Morgan Stanley Moves 200 Technologists Out of China on Data Law

Morgan Stanley is shifting more than 200 technology developers out of mainland China after the country tightened access to troves of data stored onshore, according to people familiar with the matter.

(Bloomberg) — Morgan Stanley is shifting more than 200 technology developers out of mainland China after the country tightened access to troves of data stored onshore, according to people familiar with the matter.

The employees, accounting for more than a third of Morgan Stanley’s technologists on the mainland, are primarily moving to Hong Kong and Singapore, one of the people said, asking not to be identified discussing private information. Most of the relocation has been completed, according to the person.

Morgan Stanley’s remaining staff on the mainland have started to build a stand-alone China system to comply with local regulations. The new infrastructure, which may cost hundreds of millions of dollars, will be incompatible with its legacy global platforms as the lender overhauls its Asia strategy of handling client records, the person said. 

The moves are among the most significant by a Wall Street bank in response to a new law restricting the transmission of sensitive information out of China. Multinational companies across industries are being forced to reassess the way they operate in the world’s second-largest economy as Xi Jinping’s government tightens its grip on data — a key battleground in the rivalry with the US.

A representative for Morgan Stanley declined to comment.

The bank’s staff relocations come as multinationals become increasingly wary of being caught up in Beijing’s crackdown on perceived threats to national security, with tensions growing between the West and China. Authorities have also raided and questioned foreign consulting firms.

The new data regime not only impacts the build-out of technology infrastructure in China for international banks, it makes running their businesses more challenging. Currently, regulators allow data to move across borders, in keeping with the relevant legal requirements and approvals, the people said.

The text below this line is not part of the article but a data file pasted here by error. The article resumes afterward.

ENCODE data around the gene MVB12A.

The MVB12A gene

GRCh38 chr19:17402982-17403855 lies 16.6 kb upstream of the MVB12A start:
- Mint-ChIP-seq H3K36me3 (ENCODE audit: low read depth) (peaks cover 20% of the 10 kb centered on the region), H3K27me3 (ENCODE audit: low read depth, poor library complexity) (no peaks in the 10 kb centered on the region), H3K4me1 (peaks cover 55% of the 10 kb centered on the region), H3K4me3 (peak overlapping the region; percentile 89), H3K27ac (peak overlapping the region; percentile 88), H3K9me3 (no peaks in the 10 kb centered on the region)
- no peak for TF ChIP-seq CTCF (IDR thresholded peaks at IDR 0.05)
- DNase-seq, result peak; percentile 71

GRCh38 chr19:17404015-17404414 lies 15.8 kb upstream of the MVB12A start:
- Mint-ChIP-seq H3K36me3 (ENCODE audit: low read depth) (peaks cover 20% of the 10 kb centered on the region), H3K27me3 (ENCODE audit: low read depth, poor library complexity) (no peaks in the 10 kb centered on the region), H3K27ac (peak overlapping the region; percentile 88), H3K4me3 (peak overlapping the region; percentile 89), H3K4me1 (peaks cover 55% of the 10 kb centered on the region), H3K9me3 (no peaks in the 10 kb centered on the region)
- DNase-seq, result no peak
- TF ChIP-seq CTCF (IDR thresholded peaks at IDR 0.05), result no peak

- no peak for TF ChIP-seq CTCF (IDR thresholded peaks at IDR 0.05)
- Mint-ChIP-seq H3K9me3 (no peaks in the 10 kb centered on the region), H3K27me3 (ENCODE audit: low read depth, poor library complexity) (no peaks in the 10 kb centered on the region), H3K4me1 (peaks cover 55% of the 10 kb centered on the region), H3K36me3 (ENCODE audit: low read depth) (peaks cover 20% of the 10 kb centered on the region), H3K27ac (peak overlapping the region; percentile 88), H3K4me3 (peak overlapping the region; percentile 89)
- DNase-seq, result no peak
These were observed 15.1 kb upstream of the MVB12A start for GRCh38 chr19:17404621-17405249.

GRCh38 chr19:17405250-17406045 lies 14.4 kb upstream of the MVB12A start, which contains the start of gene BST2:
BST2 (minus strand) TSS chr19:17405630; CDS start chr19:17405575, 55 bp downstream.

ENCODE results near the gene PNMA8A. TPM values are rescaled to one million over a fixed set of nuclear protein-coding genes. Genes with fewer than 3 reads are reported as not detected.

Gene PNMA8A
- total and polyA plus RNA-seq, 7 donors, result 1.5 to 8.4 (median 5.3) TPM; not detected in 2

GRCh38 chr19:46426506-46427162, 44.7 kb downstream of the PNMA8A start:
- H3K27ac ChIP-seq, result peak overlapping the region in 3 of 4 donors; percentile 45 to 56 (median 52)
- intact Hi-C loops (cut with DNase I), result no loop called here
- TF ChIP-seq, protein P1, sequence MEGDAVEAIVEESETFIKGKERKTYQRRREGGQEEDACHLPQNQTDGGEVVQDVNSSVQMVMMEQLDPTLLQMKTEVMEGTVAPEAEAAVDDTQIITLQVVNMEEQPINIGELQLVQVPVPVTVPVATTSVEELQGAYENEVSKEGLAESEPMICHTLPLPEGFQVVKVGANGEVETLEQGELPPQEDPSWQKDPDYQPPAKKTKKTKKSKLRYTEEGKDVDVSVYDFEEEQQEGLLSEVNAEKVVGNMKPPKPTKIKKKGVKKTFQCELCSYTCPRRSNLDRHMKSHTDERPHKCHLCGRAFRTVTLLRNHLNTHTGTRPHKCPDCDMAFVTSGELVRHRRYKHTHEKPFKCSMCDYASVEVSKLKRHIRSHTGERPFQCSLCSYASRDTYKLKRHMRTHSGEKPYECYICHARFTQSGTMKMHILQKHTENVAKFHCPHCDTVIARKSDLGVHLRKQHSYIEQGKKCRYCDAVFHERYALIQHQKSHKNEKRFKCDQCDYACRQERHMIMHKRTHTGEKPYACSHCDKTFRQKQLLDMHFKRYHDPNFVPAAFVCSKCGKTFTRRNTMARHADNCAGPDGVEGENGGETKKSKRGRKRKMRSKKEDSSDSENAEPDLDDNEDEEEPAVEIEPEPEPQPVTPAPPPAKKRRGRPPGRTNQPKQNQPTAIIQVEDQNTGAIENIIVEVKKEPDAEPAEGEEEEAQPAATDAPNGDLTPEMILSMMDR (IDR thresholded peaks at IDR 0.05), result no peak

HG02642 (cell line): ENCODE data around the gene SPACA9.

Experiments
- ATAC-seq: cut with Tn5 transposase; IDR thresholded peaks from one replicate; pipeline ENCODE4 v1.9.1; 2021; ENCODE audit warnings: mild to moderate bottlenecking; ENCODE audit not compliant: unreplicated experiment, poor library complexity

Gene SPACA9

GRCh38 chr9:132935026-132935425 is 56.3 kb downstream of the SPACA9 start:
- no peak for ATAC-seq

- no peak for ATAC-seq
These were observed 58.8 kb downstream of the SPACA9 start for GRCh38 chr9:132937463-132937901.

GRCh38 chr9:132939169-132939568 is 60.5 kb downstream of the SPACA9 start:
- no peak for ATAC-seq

Since China tightened data security further with two new laws in 2021, global firms have focused on information segregation. Many banks and asset managers have created onshore centers to keep China data in the country as part of global operations, adding costs and hindering management of their Chinese businesses, according to the Asia Securities Industry & Financial Markets Association.

ASIFMA, the region’s top lobby group for financial firms, said the increasingly stringent and unclear rules may complicate the operations of international institutions as they’re unable to leverage the benefits of centralized infrastructure.

Tech Team

Morgan Stanley had built a sizeable tech team in Shanghai to support its China and global operations, taking advantage of the relatively low-cost base and local talent pool at the time. It also has technology hubs in India and other parts of the world. 

To start afresh, the bank will build a stand-alone technology system that over time will be tailored for its futures, derivatives, and asset management businesses on the mainland, the person said. 

Goldman Sachs Group Inc. has also been running a separate system for its onshore operations, and doesn’t have global or regional teams in the country. It accelerated its technology build-out over the past two years, putting additional barriers on cross-border information flow to comply with the new laws as it shifted from a joint venture to a 100%-owned entity, people familiar said. A spokesperson at the bank declined to comment.

UBS Group AG has about 600 back-office staff in three locations in China supporting global and China businesses. The Swiss bank also has separate servers to keep its China data onshore, while segregating overseas operations. The lender declined to comment.

–With assistance from Daniela Wei.

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